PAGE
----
The migration to digital

In multiple industries, innovation has changed the way customers find and buy the products they want. From holiday booking apps to online banking, industries have adapted to suit customers’ needs. While this digital shift has transformed many industries since the dawn of the internet, the motor industry has been slow to respond.

Back in 2019, Zopa commissioned research that explored consumers’ attitudes towards accepting car finance deals in dealerships. The study revealed that over two thirds of UK adults (68%) had accepted the first car finance deal offered to them at a dealership, without shopping around for a better deal.

A further 48% of people who had taken out car finance at a dealership admitted to finding the whole process stressful. However, the impetus for change came when the FCA review made people aware they might not be getting the best deal on finance. The pandemic also meant that dealerships were closed or limited in their operations for significant periods of time, prompting consumers to shop around online for better deals.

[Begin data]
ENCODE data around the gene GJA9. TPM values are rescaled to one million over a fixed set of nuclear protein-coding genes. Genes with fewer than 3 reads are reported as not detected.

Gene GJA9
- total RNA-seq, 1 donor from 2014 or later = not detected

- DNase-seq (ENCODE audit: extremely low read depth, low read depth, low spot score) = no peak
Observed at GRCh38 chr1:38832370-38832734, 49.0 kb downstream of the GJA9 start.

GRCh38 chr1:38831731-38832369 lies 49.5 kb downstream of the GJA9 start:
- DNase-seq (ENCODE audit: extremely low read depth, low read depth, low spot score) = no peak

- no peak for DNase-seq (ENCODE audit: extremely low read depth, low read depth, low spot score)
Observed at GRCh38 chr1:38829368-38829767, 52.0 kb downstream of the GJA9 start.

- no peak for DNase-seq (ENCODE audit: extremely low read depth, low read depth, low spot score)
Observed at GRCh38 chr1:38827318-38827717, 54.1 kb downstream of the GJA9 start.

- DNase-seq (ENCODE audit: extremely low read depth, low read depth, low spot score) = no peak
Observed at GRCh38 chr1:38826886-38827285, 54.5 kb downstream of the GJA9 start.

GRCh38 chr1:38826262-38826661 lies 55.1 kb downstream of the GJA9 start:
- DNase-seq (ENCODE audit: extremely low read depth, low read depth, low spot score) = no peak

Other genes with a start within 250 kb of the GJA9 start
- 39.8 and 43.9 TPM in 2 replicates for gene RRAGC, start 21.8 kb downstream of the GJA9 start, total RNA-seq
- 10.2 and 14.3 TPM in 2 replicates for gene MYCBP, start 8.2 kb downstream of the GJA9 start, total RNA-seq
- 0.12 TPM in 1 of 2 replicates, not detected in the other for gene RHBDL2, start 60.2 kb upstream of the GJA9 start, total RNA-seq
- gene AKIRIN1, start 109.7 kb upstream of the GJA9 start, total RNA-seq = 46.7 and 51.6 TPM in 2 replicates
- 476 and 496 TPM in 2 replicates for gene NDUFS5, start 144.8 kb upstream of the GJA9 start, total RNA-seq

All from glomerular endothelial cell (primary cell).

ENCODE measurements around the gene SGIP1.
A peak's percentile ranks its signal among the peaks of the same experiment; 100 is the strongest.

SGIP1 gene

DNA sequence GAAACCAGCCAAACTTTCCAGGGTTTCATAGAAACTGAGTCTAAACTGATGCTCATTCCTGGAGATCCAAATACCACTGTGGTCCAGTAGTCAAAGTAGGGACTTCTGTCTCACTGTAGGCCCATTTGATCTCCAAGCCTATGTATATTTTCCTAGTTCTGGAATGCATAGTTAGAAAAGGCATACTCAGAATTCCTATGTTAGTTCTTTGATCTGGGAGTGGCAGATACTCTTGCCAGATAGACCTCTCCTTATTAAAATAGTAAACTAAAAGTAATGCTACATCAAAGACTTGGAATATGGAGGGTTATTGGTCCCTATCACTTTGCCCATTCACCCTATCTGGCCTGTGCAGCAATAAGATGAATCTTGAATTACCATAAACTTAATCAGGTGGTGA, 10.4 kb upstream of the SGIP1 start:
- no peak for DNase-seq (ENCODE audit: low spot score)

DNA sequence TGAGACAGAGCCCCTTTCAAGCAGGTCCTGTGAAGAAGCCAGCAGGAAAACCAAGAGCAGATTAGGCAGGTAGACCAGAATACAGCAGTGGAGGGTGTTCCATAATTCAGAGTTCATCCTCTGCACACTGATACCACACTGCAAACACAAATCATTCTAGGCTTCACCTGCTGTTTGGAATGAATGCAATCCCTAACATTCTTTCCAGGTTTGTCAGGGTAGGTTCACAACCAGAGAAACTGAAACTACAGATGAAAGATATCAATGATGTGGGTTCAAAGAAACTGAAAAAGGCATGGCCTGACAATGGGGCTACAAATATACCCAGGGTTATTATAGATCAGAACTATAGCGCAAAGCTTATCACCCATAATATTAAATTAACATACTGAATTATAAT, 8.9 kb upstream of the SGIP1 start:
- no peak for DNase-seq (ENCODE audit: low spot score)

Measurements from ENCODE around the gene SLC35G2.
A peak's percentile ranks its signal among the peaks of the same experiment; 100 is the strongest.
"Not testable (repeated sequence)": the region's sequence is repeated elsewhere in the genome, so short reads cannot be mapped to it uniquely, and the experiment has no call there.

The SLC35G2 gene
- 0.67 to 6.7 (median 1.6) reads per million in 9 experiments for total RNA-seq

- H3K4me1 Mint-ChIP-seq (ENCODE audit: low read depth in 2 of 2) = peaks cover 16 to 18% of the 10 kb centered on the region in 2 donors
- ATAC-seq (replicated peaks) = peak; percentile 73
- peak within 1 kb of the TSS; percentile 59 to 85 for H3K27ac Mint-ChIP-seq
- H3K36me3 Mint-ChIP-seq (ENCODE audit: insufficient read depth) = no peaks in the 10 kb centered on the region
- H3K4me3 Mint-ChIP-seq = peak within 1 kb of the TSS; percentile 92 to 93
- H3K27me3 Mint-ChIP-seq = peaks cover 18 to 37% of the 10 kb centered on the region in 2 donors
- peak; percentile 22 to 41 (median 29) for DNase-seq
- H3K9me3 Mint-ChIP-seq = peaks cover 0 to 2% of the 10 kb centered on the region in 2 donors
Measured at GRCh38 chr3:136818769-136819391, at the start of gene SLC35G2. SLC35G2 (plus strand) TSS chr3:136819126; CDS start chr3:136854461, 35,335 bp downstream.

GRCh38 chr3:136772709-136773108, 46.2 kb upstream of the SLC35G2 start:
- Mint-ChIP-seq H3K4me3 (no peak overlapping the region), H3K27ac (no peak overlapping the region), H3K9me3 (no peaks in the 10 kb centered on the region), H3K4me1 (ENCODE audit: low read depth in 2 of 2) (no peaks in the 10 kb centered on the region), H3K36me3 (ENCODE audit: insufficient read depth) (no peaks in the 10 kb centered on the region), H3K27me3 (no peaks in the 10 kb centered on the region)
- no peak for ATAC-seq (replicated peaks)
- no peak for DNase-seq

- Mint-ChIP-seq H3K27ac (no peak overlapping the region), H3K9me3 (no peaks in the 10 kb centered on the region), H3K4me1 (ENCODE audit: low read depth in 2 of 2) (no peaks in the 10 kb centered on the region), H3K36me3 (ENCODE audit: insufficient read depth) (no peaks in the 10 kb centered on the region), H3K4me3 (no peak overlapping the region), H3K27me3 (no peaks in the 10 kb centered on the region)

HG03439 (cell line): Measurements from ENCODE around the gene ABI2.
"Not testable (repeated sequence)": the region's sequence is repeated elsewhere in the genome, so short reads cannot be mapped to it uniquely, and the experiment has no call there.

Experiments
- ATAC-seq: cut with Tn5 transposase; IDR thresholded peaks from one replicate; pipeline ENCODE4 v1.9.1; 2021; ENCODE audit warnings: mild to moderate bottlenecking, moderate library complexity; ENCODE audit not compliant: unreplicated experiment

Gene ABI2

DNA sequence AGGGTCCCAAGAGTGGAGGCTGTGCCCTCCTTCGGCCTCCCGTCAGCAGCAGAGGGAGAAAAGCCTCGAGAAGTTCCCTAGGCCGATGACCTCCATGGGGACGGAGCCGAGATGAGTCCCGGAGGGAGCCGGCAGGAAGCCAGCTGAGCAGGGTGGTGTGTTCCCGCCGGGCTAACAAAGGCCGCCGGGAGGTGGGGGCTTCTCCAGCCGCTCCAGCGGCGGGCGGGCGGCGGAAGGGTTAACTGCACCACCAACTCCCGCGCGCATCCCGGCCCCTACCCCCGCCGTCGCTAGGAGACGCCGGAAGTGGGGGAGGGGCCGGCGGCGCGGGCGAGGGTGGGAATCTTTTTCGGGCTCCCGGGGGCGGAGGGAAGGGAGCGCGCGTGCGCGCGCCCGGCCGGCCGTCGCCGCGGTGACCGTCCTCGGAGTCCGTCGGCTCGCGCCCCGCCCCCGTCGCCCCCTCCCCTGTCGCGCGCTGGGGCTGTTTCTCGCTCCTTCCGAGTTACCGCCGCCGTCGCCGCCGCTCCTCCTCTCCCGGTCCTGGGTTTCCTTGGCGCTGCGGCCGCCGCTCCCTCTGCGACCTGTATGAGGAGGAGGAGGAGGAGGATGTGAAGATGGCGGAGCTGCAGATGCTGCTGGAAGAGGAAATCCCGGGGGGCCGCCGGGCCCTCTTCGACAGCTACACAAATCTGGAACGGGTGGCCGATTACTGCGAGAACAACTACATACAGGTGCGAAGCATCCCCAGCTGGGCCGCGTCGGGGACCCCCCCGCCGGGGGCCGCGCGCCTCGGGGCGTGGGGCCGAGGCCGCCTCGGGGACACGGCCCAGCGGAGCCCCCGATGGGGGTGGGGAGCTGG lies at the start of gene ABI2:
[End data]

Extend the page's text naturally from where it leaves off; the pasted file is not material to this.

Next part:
This drive for digital means consumers are now looking for ‘do it yourself’ options when it comes to financing a car that are transparent, quick and which fit their needs. Drivers don’t want to have to deal with haggling to get the best finance option available.

Increasingly, car finance providers are having to either innovate to meet changing consumer expectations or pull out, with new providers coming into the market to respond to the demands. From internal customer research conducted in 2020, control, reassurance and certainty emerged as key priorities for Zopa customers when it came to online buying.